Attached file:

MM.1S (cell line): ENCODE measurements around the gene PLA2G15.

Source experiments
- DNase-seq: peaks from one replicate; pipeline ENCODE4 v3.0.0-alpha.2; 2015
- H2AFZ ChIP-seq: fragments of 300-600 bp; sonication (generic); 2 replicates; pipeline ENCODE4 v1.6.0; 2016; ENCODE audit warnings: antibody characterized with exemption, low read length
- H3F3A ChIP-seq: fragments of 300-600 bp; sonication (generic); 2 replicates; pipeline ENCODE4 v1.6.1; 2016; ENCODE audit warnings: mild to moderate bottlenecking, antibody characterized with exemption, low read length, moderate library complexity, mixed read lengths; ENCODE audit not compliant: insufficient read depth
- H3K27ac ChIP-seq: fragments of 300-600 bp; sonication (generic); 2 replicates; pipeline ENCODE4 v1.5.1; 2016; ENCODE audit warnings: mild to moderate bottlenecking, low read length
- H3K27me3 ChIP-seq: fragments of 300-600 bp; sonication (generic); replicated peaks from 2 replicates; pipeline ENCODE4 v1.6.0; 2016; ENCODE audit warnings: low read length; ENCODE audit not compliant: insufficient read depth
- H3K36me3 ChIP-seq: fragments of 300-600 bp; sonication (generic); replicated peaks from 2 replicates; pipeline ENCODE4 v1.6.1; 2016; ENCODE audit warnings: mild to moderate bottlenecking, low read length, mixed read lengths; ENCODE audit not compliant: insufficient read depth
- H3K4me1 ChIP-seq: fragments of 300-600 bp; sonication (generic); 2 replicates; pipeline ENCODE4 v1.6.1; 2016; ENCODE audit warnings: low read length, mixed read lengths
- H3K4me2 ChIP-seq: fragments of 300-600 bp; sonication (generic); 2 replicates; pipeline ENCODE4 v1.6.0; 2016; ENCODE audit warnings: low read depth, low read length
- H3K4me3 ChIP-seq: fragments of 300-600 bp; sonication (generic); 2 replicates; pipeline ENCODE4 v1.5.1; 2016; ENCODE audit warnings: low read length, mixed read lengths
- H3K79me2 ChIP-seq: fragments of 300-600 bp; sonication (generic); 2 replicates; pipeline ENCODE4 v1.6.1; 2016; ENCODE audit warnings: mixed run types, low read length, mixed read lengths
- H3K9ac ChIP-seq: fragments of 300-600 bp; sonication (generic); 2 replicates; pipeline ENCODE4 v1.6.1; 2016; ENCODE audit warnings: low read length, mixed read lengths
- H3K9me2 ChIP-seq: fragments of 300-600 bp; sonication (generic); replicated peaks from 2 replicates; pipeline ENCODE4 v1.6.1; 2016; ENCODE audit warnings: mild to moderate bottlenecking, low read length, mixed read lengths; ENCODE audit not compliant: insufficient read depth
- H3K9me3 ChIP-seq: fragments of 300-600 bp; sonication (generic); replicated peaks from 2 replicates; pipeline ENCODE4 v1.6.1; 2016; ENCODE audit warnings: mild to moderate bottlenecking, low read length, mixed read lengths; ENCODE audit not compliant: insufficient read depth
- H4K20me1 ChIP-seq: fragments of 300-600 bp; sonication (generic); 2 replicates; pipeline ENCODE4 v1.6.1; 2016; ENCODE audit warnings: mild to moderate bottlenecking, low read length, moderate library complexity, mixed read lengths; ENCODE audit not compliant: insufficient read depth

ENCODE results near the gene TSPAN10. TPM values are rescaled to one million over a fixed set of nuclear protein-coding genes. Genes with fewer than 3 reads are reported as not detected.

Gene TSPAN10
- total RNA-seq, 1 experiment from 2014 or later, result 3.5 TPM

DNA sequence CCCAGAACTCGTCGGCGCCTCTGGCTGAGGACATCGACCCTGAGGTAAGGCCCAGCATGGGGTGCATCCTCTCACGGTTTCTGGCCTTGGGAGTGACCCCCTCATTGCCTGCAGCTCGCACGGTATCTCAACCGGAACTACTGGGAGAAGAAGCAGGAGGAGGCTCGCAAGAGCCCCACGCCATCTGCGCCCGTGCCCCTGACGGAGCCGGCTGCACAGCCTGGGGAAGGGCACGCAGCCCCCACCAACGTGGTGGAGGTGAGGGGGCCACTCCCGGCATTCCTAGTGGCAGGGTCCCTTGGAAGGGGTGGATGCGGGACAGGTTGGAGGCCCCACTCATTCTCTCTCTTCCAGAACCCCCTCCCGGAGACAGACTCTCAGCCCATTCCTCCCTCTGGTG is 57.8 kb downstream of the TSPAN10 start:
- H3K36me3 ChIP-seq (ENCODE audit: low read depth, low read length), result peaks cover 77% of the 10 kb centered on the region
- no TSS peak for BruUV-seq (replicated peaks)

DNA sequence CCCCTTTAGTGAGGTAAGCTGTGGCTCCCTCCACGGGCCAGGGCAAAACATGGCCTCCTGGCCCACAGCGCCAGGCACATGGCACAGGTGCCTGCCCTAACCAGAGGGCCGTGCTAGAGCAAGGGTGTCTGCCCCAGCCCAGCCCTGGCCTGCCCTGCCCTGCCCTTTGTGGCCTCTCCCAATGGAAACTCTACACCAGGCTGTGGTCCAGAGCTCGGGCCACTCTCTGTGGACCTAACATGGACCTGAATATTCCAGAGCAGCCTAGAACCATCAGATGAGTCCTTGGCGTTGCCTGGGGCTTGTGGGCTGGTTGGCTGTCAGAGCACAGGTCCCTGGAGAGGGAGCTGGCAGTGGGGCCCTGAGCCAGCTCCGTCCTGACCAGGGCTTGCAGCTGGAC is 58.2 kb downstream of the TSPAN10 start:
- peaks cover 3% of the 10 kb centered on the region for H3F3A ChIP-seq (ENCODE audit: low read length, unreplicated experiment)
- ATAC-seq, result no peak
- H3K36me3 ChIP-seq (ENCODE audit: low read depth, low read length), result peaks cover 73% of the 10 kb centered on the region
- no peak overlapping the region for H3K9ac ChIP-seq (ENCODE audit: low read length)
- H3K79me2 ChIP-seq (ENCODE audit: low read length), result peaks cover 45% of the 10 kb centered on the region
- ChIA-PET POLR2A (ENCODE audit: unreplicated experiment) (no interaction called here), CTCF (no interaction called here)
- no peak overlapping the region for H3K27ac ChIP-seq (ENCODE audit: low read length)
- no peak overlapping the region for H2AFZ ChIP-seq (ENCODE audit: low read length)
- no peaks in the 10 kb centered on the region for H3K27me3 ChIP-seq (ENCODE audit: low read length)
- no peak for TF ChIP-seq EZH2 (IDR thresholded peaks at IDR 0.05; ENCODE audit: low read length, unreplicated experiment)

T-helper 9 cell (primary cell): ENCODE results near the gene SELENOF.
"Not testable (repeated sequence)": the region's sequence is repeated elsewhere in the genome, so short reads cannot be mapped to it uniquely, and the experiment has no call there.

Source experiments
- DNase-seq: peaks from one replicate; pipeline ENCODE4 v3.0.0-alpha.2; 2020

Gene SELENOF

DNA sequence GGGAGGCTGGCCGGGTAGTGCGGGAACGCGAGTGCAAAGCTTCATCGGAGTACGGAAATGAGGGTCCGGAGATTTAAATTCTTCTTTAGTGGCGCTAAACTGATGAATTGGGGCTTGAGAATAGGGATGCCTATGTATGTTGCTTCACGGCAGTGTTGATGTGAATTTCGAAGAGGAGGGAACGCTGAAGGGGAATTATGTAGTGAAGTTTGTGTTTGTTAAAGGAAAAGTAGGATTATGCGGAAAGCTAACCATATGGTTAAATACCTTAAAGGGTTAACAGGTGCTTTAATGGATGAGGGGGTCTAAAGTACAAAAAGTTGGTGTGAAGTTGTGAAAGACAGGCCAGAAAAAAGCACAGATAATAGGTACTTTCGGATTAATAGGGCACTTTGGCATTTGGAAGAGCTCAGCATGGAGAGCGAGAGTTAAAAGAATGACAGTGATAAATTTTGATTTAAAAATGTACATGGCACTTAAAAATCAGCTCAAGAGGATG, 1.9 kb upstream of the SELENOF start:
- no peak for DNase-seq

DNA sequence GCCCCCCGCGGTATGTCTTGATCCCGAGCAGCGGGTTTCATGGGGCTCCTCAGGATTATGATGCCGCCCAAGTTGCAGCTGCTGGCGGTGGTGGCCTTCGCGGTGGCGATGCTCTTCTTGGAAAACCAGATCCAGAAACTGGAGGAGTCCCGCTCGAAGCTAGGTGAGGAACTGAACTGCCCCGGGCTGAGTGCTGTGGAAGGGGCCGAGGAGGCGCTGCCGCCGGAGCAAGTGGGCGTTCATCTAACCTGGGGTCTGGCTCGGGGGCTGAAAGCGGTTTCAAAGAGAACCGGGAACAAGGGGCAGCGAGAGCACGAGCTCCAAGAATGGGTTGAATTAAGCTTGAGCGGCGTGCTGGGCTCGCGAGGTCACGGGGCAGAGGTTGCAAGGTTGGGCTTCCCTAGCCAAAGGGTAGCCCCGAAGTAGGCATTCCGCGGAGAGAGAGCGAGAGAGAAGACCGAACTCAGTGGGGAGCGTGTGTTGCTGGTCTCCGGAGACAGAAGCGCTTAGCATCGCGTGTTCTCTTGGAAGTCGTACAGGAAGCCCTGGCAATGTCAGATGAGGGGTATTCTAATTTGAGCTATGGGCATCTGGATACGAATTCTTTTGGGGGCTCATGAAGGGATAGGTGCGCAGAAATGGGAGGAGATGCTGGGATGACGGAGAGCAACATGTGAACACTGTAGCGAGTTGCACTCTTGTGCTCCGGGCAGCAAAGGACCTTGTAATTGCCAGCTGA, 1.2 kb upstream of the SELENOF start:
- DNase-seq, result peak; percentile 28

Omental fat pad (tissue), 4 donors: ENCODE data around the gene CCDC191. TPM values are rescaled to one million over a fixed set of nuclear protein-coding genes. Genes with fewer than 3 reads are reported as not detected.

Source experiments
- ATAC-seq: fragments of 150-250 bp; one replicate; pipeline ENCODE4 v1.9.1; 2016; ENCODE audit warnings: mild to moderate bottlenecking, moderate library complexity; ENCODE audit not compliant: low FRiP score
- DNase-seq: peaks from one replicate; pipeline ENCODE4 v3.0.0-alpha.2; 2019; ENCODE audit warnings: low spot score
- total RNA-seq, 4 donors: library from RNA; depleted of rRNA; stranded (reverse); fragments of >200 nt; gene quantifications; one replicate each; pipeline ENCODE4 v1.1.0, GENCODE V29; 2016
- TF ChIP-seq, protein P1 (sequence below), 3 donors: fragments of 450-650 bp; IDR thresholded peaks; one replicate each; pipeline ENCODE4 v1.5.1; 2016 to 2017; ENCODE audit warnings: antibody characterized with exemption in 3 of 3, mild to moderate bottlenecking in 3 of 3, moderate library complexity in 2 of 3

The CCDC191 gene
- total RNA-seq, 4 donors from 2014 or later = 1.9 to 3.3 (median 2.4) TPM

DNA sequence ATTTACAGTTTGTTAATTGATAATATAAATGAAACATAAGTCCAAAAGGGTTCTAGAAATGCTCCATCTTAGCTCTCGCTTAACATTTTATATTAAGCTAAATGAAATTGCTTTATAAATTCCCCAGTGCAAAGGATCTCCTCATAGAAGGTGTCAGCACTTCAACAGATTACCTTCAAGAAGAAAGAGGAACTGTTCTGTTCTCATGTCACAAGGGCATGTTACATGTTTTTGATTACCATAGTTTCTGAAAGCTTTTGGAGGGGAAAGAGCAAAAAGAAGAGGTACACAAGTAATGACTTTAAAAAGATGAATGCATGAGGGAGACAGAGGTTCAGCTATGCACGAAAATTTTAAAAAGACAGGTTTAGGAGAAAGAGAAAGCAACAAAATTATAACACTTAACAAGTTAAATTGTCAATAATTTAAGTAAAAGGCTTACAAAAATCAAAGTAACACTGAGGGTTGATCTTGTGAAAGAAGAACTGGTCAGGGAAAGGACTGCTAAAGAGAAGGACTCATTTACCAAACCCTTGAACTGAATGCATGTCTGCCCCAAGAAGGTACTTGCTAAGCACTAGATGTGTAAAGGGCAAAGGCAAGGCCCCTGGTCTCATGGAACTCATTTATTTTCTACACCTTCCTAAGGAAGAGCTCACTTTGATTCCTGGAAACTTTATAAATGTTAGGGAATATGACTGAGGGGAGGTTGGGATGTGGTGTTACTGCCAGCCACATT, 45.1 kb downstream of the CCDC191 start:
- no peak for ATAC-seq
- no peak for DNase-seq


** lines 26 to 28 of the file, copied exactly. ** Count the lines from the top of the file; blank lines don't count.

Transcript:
- H3K36me3 ChIP-seq (ENCODE audit: low read depth, low read length), result peaks cover 73% of the 10 kb centered on the region
- no peak overlapping the region for H3K9ac ChIP-seq (ENCODE audit: low read length)
- H3K79me2 ChIP-seq (ENCODE audit: low read length), result peaks cover 45% of the 10 kb centered on the region